70s/80s technology plants will burn 330grams of coal per KWH delivered, and these new USC plants only burn 282 grams per KWH delivered, and by extrapolation 15% less CO2 emissions. It’s not theoretical, because they have been doing it for a number of years now.
Now, while you think 15% lowering of emissions may not be all that much, that’s around 2.6 million tons of CO2 lower per year than an equivalent sized older technology plant.
In fact the Chinese are actively working on ways to even further lower emissions by working towards Advanced USC.
The JoNova site has an article on this, and for disclosure purposes, I was the author of that Guest Post at her site, and the following is the link to that Post.
http://joannenova.com.au/2013/03/upgrade-coal-power-and-cut-15-of-emissions-will-the-greens-consider-coal/
Tony

Other_Andy

How does this correlate with Atmospheric Carbon Dioxide recorded at Mauna Loa?
Shouldn’t the end result (either way) show some affect on the total amount of Atmospheric Carbon Dioxide?
http://www.esrl.noaa.gov/gmd/ccgg/trends/global.html

John Andrews

My preferred method for averaging trend lines is an exponential moving mean.
Modified moving average from the Wiki:
“A modified moving average (MMA), running moving average (RMA), or smoothed moving average is defined as:
” MMA(today) = {(N – 1) x MMA(yesterday) + price} /N
“In short, this is an exponential moving average, with alpha=1/N.”

clipe

Connections page 1

In re bofuels, readers may recall my recent comment abojut people in poor countries burining shit (!) and stripping the scanty remaining vegetation ar ound them, for fuel. Not a pretty picture for biomass.
However, I do recall reading some time back (unfortunateoly cannot recall where) of varieties of canola (so nasty tasting as food, but makes good diesel with few minor adjustments to engines, and burns cleaner) under development that could produce economic quantities at competitively low cost, on marginal land unsuited for food grains.
If anyone posting here has any more information on this, I’d like to know. Of course, grfowing canola for fuel woould have to pass the economics test, and it actually must be feasible to grow it on marginal land, before this would represdent anything more than the tinies supplement to petroleum. But an interesting idea.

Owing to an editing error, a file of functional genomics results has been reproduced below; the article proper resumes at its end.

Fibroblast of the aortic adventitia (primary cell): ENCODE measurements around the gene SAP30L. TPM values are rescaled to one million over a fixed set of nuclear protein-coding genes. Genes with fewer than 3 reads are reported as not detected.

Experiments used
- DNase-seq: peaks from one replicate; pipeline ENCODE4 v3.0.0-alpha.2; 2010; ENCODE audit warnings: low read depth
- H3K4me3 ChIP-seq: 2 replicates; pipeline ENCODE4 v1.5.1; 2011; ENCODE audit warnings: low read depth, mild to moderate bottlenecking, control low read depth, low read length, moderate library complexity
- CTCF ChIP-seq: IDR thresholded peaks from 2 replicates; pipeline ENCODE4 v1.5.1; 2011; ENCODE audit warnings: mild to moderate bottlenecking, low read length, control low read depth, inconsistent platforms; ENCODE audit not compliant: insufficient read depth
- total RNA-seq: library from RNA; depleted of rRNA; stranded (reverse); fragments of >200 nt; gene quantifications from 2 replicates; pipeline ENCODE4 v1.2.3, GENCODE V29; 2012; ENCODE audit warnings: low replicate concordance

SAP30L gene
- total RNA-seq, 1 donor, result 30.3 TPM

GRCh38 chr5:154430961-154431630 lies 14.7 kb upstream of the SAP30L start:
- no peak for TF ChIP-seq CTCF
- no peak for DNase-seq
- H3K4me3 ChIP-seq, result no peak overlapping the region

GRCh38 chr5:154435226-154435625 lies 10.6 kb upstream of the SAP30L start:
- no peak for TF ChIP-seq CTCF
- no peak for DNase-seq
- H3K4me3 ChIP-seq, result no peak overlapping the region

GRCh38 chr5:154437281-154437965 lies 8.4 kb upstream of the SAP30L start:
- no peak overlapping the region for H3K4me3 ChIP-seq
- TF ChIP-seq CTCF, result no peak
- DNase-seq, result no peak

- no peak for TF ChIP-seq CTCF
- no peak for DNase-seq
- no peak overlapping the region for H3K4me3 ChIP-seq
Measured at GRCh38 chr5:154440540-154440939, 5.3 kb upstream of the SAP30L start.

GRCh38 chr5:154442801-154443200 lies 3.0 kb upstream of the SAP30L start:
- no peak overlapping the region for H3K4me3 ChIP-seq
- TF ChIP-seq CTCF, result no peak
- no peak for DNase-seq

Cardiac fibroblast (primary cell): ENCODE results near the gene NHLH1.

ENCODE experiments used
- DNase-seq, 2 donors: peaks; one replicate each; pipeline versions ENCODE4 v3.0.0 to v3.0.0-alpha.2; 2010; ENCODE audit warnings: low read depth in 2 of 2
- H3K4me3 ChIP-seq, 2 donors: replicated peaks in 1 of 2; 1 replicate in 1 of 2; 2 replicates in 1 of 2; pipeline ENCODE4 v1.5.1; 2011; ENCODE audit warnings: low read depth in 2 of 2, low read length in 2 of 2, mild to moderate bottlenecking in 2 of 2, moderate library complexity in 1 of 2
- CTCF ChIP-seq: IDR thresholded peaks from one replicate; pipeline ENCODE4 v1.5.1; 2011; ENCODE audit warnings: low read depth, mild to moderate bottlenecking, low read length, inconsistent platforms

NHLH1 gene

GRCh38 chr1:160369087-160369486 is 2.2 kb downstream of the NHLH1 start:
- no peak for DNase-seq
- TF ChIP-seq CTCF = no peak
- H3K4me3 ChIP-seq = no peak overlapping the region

Willis Eschenbach

Bernie Hutchins says:
March 29, 2013 at 8:32 pm

Willis – you said correctly:

“There’s a second problem with what Hansen et al. have done. They say regarding their 7-year average (blue line) that: Final three points are 5-, 3- and 1-year means. Sadly, this means that the final point in the 7-year average is forced to be equal to the last point in the raw data … easily the worst choice of ways to handle the final points of any average, almost guaranteed to have the largest error.”

I agree – but by saying “worst choice” are you suggesting there exists a “good choice” for handling this final point? It seems to me that the endpoint problem is fundamentally unsolvable – an “uncertainty relationship” in time/frequency analysis. No criticism – Just curious.

Good question, Bernie. In a piece I wrote a while ago but the !@#$%^ wouldn’t publish in the journals, I showed that for a given dataset it is fairly trivial to determine the resulting average error from a given method of handling the endpoints in a centered average. Then all you have to do is try the various methods, and pick the one that gives the lowest you know is the best of your known options for that dataset.
So yes, while there may not be a “good” choice, there is certainly an objectively determinable best choice for a given dataset.
Regards,
w.

Thornton et al 2009) and field studies (Magnani et al 2007) confirm a major role of nitrogen deposition, working in concert with CO2 fertilization, in causing a large increase in net primary productivity of temperate and boreal forests.
I thought that was the interesting part. After water, nitrogen availability is the biggest limiter of plant growth. Increase nitrogen availability and you increase biosphere productivity.
I hear today the USA has issued new vehicle emission rules that will substantially reduce nitrogen emissions (by converting nitrogen oxides to nitrogen).
This is part of an ongoing process since the 1970s of reducing emissions of nitrogen oxides. I have never seen any study calculating how much this affects biosphere productivity. The EPA and all the rest of the regulatory agencies tinkering with things they don’t understand the consequences of.
I’d add, N2O is 300 times more powerful a GHG than CO2. Add in the ozone depleting properties of nitrogen gases and you have a significant GHG potential as well.

Willis Eschenbach

TonyfromOz says:
March 29, 2013 at 8:53 pm

Say, I know that the huge spike in CO2 emissions comes from coal fired power, and the bulk of that is indeed from China, but the Chinese are in fact seeking ways to limit those CO2 emissions by improving upon current coal fired power technology. …

I agree, and they and the Indians are to be commended for their work in this area. I meant nothing derogative, and nothing beyond what I said—it is likely the post-2000 spike is mostly China and India.
All the best,
w.

Willis Eschenbach

AntonyIndia says:
March 29, 2013 at 8:09 pm

The first the best link Hansen provides in his article is dead : http://www.columbia.edu/~mhs119/Emissions/Emis_moreFigs/ it is to illustrate Increased coal use occurred primarily in China and India.
This eternal myth that India and China are emitting in the same league 50/50 is not supported by numbers: 20/80 for India/China comes closer.

There appears to be a whole folder missing from the Columbia website. The link originally went to a folder on the website of Makiko Sato and James Hansen.